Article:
At a social media group I belong to I was talking with a philosopher about how we have certain rules that help us do the right thing. More importantly we have rules that keep us from doing what society considered immoral. This part of the conversation revolved around how a man of good moral character would not go to an attractive married woman’s room where they are alone and drink alcohol while at a conference.

Why is it that alcohol is a major factor or variable to this scenario? It could be that alcohol reduces the inhibition we associate with moral behavior. By reducing inhibitions our more animal like nature shines through. The nature of animals is probably driven more by lower level needs than the higher level needs we like to associate with being human. At this point my post diverged into two different lines of thought. I will post my more whimsical thoughts about the possibilities of animals experiencing altered states of consciousness on my new dog website.

Getting back to dog training and behavior management. If we can’t expect other humans, not to mention ourselves, to behave properly under certain conditions, how can we expect our dogs to do any better?  For the most part dogs don’t have the ability to manage discriminative stimuli that control behavior.

The inability of dogs to control this aspect of their environment places the responsibility of discriminative stimuli management squarely on the shoulders of us humans.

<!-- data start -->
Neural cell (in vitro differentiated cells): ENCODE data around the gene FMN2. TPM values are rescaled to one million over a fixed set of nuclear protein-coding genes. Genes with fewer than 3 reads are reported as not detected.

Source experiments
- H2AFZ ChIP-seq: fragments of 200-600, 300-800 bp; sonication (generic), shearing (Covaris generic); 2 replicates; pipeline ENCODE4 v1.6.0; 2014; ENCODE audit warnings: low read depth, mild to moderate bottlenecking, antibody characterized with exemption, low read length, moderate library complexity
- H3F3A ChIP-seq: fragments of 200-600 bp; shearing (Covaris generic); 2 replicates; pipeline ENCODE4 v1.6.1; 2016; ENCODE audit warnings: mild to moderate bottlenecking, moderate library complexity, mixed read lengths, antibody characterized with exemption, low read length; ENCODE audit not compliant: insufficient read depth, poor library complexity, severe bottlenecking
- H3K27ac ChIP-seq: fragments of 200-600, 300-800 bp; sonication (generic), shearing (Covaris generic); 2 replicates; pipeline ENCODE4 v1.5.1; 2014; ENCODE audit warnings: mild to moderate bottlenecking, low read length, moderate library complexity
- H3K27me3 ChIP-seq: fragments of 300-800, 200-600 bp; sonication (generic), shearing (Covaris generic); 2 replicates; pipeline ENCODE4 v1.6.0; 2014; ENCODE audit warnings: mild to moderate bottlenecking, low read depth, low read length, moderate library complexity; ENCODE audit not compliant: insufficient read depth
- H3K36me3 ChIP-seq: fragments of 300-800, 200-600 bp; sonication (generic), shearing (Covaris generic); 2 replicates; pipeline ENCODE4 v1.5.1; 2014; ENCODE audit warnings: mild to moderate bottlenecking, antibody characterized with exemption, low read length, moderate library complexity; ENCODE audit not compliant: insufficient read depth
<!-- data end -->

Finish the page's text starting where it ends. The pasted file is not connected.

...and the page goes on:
We need to live by rules that help arrange the environment in ways where dogs have an easy time being good. Dogs can’t decide I’m going to spend more time inside so I won’t be so tempted to go visit my neighbor when she smells sooo good because it would lead to a show dog with less than desirable children. But people can arrange the environment so our dogs are not hated by society.

Some interesting strategies for self control were used by children in an experiment that required waiting 15 minutes to have 2 sweets verses having 1 sweet right away. It was found that children with good self control employed a strategy of not thinking about the sweet. This was often done by thinking about something else. They were managing the internal discriminative stimuli. These children were managing the signals that controlled their behavior. I like calling internal discriminative stimuli the controlling signal(s). It may not be scientific but it makes sense for normal conversations.

Managing discriminative stimuli or the controlling signal(s) is often one of my first objectives when doing an in home dog training program. Discriminative stimuli management is especially critical where the owner is so frustrated with the dog’s behavior they are thinking about getting rid of the dog.  Usually we can at least make the dog’s behavior good enough so the owner can keep the dog. This give us time to do the needed training to change the offending behavior. Now even if the behavior can’t be completely changed, it usually can be managed. Efficient management of the dog’s behavior can make cohabitation with humans possible.